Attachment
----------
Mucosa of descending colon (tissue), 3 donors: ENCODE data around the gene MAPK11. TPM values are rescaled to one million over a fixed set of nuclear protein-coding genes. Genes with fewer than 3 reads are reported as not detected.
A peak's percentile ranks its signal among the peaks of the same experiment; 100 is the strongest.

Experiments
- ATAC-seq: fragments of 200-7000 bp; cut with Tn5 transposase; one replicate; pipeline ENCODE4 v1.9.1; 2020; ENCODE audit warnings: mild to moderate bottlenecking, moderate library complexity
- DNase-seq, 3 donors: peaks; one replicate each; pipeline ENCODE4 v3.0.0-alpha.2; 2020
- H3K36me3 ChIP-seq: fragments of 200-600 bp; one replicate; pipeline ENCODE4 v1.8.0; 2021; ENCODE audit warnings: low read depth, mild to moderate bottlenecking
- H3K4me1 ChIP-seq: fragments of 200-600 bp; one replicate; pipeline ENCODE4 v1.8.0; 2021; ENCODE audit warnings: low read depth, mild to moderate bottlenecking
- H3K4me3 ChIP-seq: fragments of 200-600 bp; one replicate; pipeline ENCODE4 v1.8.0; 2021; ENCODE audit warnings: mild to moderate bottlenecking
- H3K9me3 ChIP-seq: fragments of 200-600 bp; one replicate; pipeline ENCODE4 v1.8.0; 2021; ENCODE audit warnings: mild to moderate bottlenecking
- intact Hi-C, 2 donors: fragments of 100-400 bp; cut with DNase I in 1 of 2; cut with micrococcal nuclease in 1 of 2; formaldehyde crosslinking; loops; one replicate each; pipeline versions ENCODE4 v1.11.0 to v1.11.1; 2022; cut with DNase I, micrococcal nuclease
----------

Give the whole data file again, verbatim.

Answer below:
Mucosa of descending colon (tissue), 3 donors: ENCODE data around the gene MAPK11. TPM values are rescaled to one million over a fixed set of nuclear protein-coding genes. Genes with fewer than 3 reads are reported as not detected.
A peak's percentile ranks its signal among the peaks of the same experiment; 100 is the strongest.

Experiments
- ATAC-seq: fragments of 200-7000 bp; cut with Tn5 transposase; one replicate; pipeline ENCODE4 v1.9.1; 2020; ENCODE audit warnings: mild to moderate bottlenecking, moderate library complexity
- DNase-seq, 3 donors: peaks; one replicate each; pipeline ENCODE4 v3.0.0-alpha.2; 2020
- H3K36me3 ChIP-seq: fragments of 200-600 bp; one replicate; pipeline ENCODE4 v1.8.0; 2021; ENCODE audit warnings: low read depth, mild to moderate bottlenecking
- H3K4me1 ChIP-seq: fragments of 200-600 bp; one replicate; pipeline ENCODE4 v1.8.0; 2021; ENCODE audit warnings: low read depth, mild to moderate bottlenecking
- H3K4me3 ChIP-seq: fragments of 200-600 bp; one replicate; pipeline ENCODE4 v1.8.0; 2021; ENCODE audit warnings: mild to moderate bottlenecking
- H3K9me3 ChIP-seq: fragments of 200-600 bp; one replicate; pipeline ENCODE4 v1.8.0; 2021; ENCODE audit warnings: mild to moderate bottlenecking
- intact Hi-C, 2 donors: fragments of 100-400 bp; cut with DNase I in 1 of 2; cut with micrococcal nuclease in 1 of 2; formaldehyde crosslinking; loops; one replicate each; pipeline versions ENCODE4 v1.11.0 to v1.11.1; 2022; cut with DNase I, micrococcal nuclease